Researchers take on complicated privacy policies
The research team working on this project includes Lorrie Cranor, associate professor of computer science and engineering and public policy; Alessandro Acquisti, associate professor of information technology and public policy; Travis Breaux, assistant professor of computer science; Aleecia McDonald, director of privacy at Stanford University’s Center for Internet and Society; and Joel Reidenberg, a Fordham University law professor.
But some question the accessibility of these policies. “It’s easily accessible if accessing means being able to get to the page, but it’s not easily accessible if access is supposed to also include the ability to quickly digest the text and make sense of it,” said Sadeh. The problem is that many privacy policies are not only extremely lengthy — averaging five to seven pages in length — but also very complex and difficult for a layperson to understand. In fact, a 2008 study conducted by Cranor and McDonald estimated it would take 200 to 300 hours for a person to read privacy policies for every website they visited in a year.
Another study conducted at Carnegie Mellon tested people’s comprehension of privacy policies. After reading a range of policies, individuals were asked very simple comprehension questions, such as if the website collects email addresses or shares information to third parties. Although these questions are supposed to be answered clearly in privacy policies, 50 percent of the people who read them could not answer these questions correctly.
In the past, some people have tried to force standardized formats, such as presenting policies in the form of multiple choice questions or yes/no answers that could easy convey to their users what type of information the website collects. Another attempt was to encourage websites to write privacy policies in machine-readable language. However, these endeavors have been met with a lot of pushback from the companies who write these policies.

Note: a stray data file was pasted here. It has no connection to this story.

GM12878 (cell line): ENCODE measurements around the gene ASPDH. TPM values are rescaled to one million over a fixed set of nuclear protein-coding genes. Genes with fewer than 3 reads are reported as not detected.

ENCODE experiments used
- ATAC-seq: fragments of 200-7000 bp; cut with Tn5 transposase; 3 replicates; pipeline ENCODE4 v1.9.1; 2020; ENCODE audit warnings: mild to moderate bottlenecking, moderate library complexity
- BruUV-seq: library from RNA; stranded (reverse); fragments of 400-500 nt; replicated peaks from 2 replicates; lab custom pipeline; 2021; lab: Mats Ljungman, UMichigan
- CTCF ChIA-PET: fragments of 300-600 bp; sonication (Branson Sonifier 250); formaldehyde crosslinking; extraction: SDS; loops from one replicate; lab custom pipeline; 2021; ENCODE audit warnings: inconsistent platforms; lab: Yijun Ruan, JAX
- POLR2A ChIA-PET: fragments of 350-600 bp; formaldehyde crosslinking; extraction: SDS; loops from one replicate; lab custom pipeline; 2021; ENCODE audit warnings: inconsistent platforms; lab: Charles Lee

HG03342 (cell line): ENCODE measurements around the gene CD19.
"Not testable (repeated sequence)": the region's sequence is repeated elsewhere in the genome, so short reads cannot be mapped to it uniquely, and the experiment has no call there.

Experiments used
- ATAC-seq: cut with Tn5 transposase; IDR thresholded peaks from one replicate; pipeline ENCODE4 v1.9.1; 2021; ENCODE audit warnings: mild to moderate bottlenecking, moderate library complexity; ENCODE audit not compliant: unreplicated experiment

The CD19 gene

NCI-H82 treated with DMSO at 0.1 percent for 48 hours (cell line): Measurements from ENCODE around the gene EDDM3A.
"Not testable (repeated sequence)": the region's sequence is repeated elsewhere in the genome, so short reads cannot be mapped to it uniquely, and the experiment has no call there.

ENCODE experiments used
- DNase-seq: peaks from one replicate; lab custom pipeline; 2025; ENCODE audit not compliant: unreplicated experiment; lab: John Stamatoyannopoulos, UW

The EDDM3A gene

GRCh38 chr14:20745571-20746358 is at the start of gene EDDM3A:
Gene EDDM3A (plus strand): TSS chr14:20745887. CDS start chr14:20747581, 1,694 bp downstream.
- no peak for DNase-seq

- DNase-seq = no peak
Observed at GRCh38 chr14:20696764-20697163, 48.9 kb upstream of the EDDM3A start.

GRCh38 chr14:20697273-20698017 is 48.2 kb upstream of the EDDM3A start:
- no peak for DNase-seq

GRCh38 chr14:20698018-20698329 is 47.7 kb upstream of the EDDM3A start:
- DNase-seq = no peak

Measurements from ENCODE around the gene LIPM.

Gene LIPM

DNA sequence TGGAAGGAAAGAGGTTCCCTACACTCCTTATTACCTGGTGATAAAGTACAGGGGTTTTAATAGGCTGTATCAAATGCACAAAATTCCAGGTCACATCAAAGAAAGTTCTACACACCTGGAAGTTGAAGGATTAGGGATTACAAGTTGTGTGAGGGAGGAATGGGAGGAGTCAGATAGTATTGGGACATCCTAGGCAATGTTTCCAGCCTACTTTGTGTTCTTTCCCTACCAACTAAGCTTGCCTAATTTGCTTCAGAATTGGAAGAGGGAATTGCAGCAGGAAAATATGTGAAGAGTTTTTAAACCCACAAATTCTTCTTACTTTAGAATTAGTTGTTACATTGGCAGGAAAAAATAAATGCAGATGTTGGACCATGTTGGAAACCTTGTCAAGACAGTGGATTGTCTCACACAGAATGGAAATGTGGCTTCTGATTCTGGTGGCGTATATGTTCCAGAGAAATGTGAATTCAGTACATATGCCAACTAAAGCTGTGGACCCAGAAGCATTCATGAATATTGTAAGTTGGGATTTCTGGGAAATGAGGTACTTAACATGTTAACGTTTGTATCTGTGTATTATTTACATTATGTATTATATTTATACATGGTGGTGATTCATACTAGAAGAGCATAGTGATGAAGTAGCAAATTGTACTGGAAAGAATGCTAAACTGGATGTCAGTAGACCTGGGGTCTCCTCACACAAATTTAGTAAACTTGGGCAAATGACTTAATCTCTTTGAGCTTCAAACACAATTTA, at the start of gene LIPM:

Another direction that this group is taking is combining machine learning with crowdsourcing. The machine-learning aspect involves using computer programs that can detect patterns of text within privacy policies in order to extract information from them. Along with the contributions from crowdworkers, machine learning can ensure that privacy policies will be understood on a large scale. This information can then be presented to consumers in the form of user interfaces or browser add-ons that can rate the safety of websites with color codes or letter grades — almost like a nutrition label.
“The long-term hope is that when information becomes more easy to digest, companies will realize they have to be more aware of their privacy policies,” Sadeh said. The researchers hope that, at some point, companies will even start competing with each other and using safer privacy policies to set them apart from other companies, ultimately improving privacy on the web.